Brexit betrayal: Boris must be ‘bolder’ as UK misses huge open goal outside Brussels

Brexit: Wine connoisseur on cutting of 'red tape' tests

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The Government has “gone to sleep” when it comes to deregulation in the 12 months since the UK left the EU, and seemed to have “a bit of caution about seizing the opportunities of Brexit”. Any plans to do more have been “pushed into the future, without any real program.”

Patrick Minford, chair of Applied Economics at Cardiff University, said it was the ongoing talks about the Northern Ireland Protocol that threatens to “completely derail the whole deregulation option” if the UK decides to resolve it by remaining aligned to EU regulations.

Boris Johnson promised a mass cutting of red tape once the UK had left the EU and was no longer beholden to its own laws.

In June, the Prime Minister said: “The UK’s innovators and entrepreneurs can lead the world in the economy of the future, creating new opportunities and greater prosperity along the way.

“This can only happen if we clear a path through the thicket of burdensome and restrictive regulation that has grown up around our industries over the past half century.”

However, come September, a report in Politico showed that the City was still waiting for action from the Government.

Julian Jessop, an independent economist and former Chief Economist for the Institute of Economic Affairs, told Express.co.uk: “With or without Brexit, I think there are lots of things that Government can do to deregulate the economy, things like the planning laws.

“Planning laws have nothing to do with the membership of the EU. But that’s an area where the Government has made good noises, but then backed down a bit. So I think there might be a bit of caution about seizing the opportunities of Brexit.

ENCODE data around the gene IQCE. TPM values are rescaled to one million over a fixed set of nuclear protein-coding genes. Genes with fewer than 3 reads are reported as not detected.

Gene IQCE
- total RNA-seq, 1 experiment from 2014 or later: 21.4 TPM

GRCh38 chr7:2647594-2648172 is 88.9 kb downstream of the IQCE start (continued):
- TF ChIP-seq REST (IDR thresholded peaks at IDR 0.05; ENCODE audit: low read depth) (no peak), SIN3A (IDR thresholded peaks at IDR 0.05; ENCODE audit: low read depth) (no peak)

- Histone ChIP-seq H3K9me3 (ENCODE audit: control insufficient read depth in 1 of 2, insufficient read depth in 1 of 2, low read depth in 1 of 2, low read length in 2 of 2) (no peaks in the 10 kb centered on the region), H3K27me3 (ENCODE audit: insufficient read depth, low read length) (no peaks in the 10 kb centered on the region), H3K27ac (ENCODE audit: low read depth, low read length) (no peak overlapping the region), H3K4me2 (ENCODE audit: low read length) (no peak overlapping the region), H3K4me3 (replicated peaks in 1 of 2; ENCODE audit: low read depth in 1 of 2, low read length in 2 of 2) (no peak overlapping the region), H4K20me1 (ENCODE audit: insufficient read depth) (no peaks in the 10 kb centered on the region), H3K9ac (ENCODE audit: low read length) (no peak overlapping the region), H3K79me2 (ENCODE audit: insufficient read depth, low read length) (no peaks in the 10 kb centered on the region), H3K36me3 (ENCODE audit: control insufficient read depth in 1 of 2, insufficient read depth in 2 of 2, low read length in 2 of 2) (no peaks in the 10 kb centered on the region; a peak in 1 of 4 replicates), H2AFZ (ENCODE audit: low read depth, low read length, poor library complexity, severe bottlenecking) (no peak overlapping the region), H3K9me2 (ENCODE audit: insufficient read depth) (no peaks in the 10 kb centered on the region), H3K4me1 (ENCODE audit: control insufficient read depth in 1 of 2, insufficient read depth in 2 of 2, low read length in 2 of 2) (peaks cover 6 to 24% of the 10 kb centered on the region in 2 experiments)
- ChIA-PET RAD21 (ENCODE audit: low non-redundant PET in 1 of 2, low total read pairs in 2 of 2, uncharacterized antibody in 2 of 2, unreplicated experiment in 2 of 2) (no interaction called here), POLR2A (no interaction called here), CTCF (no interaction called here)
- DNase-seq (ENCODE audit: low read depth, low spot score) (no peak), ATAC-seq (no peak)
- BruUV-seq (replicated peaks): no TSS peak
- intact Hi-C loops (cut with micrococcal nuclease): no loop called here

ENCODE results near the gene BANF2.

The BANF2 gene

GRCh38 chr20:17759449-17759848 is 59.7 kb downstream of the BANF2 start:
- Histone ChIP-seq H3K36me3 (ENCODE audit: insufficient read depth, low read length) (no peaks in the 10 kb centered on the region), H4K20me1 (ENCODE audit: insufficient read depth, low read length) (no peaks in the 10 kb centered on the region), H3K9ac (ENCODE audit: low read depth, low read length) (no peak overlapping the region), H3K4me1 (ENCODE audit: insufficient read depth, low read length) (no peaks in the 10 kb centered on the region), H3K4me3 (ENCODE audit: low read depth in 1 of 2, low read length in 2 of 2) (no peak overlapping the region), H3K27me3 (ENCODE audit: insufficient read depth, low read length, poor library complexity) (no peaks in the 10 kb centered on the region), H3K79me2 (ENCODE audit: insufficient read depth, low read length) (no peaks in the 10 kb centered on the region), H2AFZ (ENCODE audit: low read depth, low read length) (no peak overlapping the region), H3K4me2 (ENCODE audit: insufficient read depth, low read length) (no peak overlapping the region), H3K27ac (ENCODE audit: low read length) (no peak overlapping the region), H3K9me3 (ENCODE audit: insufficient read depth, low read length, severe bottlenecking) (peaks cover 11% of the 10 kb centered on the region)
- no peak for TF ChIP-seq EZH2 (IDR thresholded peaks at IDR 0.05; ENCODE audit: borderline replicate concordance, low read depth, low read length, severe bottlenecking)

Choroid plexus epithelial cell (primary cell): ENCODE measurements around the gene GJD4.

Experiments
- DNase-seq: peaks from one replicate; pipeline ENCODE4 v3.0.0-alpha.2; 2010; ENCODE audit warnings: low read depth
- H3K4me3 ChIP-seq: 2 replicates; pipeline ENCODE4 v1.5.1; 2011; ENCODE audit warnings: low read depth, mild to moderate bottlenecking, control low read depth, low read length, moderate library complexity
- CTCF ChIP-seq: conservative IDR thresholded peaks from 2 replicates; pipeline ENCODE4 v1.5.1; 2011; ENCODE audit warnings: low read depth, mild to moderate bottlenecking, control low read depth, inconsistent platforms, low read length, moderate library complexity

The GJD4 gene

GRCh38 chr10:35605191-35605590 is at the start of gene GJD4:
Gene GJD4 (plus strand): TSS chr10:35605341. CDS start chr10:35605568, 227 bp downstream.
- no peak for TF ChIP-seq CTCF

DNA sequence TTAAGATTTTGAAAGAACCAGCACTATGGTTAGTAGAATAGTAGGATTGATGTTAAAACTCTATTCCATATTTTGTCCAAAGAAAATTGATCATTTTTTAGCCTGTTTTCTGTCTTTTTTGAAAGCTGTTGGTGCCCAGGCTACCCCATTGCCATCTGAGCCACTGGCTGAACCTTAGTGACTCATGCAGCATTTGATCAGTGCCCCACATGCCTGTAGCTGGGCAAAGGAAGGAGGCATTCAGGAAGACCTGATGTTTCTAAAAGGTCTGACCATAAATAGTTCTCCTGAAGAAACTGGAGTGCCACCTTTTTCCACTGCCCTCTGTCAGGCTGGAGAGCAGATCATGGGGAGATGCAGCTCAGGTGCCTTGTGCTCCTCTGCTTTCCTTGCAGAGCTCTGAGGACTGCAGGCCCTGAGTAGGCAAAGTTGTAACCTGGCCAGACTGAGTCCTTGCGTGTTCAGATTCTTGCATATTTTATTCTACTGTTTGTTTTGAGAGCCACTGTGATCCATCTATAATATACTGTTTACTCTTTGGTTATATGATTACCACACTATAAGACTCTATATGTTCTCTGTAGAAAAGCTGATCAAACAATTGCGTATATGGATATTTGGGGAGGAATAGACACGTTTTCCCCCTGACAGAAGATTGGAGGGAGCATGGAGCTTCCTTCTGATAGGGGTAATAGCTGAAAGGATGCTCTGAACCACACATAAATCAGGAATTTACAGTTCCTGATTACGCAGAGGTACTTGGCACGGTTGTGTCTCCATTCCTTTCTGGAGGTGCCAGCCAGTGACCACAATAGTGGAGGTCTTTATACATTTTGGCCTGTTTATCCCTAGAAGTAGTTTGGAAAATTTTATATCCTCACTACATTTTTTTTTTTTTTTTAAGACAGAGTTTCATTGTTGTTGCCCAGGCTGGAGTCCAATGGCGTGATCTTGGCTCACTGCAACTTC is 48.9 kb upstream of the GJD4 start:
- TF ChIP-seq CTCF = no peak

“There are lots of things the government could do in areas like agriculture and financial services, where the industry has been held back by what the EU rules had been.

“So the Government could be a lot bolder there – and that would be, I think, a good example of how the benefits of Brexit can be realised.”

Meanwhile, Professor Minford commented that the Government “haven’t done anything on regulation yet, which was supposed to be one of the big things.

“They haven’t raised much energy at all, as far as I can make out. If anything, they’ve gone to sleep on the regulation front; but they are planning to do more, I know that much.

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“But, of course, it’s all kind of being pushed into the future, without any real program. And that’s quite frustrating; all the energy at the moment has been going into this Northern Ireland protocol.”

Professor Minford said he hoped that the Government would be able to settle the issues with the border in Ireland.

The UK and the EU have been in talks in recent months to settle disputes about the way goods are checked when entering Northern Ireland, which is both in the UK and the single market to allow an open border with the Republic of Ireland.

EU checks on goods from the rest of the UK into Northern Ireland threaten to cause further delays and costs.

Professor Minford said that it was “pretty stupid to bang on about it” as it “suits” Northern Irish businesses to be a part of both internal markets.

However, he said that “the EU has tried to use it in the past as a way of getting us to sign up to common regulation – that’s kind of stymied the deregulation push. Which is frustrating, really.”

He added: “If the Government were to jump the other way and say ‘well, oh, to hell with it, we’ll just hold back on deregulation and stay with the EU system’, then, of course, that would be one way to deal with the Northern Ireland dilemma.

“But of course, it would completely derail the whole deregulation option, which is very important to get the benefits from Brexit.

“So I think that pretty clear they’re not going to do that, but the problem is that when there is when that hasn’t been sorted out, it’s taken the push out of the deregulation process.”

Downing Street was contacted for comment.

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